January 22nd 1998
Wendy Murphy -- City-TV
Wendy Murphy is a business administration graduate, model, actress, broadcaster and, most recently, Woman of the Year nominee. What she is best known for, however, is her work on Wendy's Video Diary on Toronto television station, Citytv. Murphy deliberately targeted the station as a potential employer because she saw the company as being "fearless and willing to take risks." And to their credit, the producers at Citytv haven't tried to hide Murphy's disability, nor that of her fellow on-air pal, David Onley.
At 19, Murphy became paraplegic after a van accident. After two months at the Toronto Western Hospital, Murphy spent several more months at Toronto's Lyndhurst Rehabilitation Centre for physical recovery and therapy.
With assistance from a team of healthcare professionals for whom she has nothing but praise, Murphy started to rebuild her shattered self-esteem, re-evaluate her world views and come to terms, practically and emotionally, with her disability. Murphy says acceptance meant "not looking back at what might have been. I had to move on and stop comparing myself to the way I was."
After her rehabilitation, Murphy returned to school and earned a Business Administration Certificate at Sheridan College. She then went to Ryerson and took courses in broadcasting and journalism.
She recalls that her interview with Moses Znaimer, President of Citytv, was very positive. He treated her as a potential employee, not as a curiosity. "I built my credibility with [Znaimer] over a long time," Murphy says. "I was very, very persistent and I kept in touch." Almost two years went by from the time she first sent in her portfolio to the time she was hired to be a community reporter.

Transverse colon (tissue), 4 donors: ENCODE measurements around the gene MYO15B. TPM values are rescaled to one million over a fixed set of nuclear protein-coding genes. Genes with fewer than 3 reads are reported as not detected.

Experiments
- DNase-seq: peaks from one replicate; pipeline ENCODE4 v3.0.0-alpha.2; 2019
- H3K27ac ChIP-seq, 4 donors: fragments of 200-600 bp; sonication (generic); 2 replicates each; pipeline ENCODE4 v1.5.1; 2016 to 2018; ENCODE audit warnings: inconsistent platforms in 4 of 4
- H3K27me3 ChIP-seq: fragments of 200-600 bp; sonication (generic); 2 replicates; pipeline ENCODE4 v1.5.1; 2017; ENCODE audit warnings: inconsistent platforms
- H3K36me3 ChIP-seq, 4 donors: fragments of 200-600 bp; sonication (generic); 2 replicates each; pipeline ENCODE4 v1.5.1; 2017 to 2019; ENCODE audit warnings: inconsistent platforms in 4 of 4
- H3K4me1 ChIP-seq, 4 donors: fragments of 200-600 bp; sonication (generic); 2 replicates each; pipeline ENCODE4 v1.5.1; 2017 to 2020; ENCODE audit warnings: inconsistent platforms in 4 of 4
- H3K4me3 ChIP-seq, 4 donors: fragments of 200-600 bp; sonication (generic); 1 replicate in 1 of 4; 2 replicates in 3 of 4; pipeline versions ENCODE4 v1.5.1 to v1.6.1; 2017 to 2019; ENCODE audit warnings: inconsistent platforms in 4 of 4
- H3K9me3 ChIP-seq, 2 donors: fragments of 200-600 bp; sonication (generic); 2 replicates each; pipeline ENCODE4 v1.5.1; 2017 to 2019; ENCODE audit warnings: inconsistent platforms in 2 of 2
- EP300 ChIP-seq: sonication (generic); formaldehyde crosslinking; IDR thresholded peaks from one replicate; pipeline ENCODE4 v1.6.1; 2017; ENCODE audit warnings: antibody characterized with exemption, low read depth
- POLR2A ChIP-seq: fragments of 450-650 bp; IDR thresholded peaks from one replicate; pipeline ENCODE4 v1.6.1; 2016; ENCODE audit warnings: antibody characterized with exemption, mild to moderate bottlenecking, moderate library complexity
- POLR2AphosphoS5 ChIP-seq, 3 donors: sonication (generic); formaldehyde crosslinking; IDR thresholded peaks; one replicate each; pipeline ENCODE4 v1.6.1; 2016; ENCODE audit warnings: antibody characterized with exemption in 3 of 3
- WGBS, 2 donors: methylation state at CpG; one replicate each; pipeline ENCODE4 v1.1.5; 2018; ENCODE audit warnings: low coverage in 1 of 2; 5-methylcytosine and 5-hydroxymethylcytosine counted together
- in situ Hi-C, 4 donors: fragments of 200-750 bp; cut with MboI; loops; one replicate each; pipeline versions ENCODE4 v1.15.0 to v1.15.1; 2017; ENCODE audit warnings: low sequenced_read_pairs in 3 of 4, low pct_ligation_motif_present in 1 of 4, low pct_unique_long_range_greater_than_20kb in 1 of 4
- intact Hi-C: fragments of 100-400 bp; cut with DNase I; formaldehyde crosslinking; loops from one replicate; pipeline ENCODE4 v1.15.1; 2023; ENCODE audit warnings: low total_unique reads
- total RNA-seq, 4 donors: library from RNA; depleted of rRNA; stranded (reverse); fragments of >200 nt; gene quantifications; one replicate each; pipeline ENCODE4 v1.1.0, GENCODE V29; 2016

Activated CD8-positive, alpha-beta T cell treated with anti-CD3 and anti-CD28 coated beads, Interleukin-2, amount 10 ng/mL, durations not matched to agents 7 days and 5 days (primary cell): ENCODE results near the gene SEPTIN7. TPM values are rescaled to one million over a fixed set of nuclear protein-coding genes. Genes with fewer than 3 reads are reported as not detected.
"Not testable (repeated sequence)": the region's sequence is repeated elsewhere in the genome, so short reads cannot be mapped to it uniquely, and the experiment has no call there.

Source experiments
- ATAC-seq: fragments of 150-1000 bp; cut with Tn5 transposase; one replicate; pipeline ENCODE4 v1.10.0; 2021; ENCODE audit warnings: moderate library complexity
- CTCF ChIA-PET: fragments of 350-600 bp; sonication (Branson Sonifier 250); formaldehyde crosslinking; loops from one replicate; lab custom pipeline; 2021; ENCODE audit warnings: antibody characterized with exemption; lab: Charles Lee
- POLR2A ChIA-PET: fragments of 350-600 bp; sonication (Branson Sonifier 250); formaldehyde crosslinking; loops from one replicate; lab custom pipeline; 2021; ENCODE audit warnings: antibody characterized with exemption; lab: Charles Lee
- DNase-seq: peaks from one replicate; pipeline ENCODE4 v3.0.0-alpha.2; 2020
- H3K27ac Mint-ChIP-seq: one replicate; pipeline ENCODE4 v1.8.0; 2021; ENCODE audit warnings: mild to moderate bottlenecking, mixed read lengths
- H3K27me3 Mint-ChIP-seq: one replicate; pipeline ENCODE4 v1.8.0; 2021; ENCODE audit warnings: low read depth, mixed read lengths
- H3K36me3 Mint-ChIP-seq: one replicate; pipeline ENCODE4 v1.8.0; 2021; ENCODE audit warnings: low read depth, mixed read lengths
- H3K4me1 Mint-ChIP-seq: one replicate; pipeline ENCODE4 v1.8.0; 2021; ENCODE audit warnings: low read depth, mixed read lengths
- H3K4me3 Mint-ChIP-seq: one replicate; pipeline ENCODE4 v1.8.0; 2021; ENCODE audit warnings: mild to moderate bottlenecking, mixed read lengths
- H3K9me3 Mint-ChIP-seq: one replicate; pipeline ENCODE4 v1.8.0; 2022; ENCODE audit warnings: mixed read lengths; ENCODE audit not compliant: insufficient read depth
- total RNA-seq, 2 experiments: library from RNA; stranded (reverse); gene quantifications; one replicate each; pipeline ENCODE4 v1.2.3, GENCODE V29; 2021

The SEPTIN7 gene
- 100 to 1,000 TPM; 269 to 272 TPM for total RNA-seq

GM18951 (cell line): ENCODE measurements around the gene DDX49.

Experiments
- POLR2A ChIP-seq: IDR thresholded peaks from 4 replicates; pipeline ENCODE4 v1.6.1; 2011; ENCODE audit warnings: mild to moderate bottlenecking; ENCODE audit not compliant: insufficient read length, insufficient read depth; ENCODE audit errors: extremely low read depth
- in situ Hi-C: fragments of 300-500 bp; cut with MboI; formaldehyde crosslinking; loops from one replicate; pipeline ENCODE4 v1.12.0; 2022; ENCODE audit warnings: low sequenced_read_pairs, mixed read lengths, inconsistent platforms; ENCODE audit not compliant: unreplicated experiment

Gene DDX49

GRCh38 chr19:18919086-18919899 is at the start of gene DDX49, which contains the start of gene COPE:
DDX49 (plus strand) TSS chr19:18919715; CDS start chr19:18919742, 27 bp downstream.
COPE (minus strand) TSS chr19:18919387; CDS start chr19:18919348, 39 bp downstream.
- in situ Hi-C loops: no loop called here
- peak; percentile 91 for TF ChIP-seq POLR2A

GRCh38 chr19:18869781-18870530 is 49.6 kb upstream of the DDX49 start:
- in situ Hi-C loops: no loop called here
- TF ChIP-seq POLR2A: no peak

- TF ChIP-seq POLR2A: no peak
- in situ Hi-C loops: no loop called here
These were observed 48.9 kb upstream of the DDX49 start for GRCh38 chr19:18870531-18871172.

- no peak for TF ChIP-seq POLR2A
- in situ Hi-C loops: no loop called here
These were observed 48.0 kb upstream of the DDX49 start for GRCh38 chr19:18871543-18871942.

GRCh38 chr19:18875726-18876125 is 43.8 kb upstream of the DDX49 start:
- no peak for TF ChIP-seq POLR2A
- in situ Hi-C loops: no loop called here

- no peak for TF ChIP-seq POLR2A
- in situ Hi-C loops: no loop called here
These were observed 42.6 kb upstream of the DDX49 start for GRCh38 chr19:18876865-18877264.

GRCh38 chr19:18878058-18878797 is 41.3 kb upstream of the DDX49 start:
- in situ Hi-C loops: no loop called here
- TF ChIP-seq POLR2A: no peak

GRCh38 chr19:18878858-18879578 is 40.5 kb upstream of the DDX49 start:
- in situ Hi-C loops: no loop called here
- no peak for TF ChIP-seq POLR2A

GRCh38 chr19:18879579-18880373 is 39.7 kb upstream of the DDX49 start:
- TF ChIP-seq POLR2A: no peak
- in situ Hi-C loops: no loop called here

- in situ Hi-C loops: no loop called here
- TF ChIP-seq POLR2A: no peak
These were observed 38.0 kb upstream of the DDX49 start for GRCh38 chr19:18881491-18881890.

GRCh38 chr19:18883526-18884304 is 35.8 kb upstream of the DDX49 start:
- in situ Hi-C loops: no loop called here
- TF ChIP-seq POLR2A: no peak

At her workplace, Murphy faces few physical barriers. When Citytv moved into its Queen Street location, the building was renovated with access in mind. Before Murphy goes out on a shoot, she checks with her contact what kind of physical difficulties she might encounter. The station has also equipped Murphy with a custom-made camera which she can attach to her wheelchair.
Perhaps the most formidable barrier that Murphy faces in her life is that of attitude. "Most people make assumptions about what I can and cannot do," she says. "Maybe they think that because I use a wheelchair, my life must not be any fun and I couldn't possibly have a sense of humour...I get a real kick out of educating people in a nonconfrontational way whenever possible."
Citytv has also done a great deal in educating the public and helping to break down cultural barriers which have often prevented people with disabilities and other marginalized groups from finding employment in the media. The station has received several multicultural and community awards since it first came on air in 1972. Outside of being the first station to have on-air personalities with physical disabilities, Citytv employs staff with a broad range of cultural and ethnic backgrounds. By breaking with media convention, Znaimer's staff not only better reflects the community, but also brings a more diverse audience to the station.
Murphy, who considers herself very much a part of the community, hopes that her celebrity image will help others feel more comfortable when confronted with "disability." She also thinks that by getting her foot in the door on behalf of people with disabilities, the person behind her can open that door even wider, and others will follow too.
Her advice to other people with disabilities who want to break into the media? "Follow your dreams. Get your education and do the ground work. Have the lust for the work! Keep on bugging the producers. Persistence reigns in the end."
This story was adapted from: Miller, Kim. "Re-writing Murphy's Law." Abilities. Issue no. 25, Winter 1995. pp. 38-39. The Canadian Abilities Foundation would like to thank Jennifer Corvese, Publicity co-ordinator at Citytv, for her assistance. This article was edited by the Canadian Abilities Foundation.
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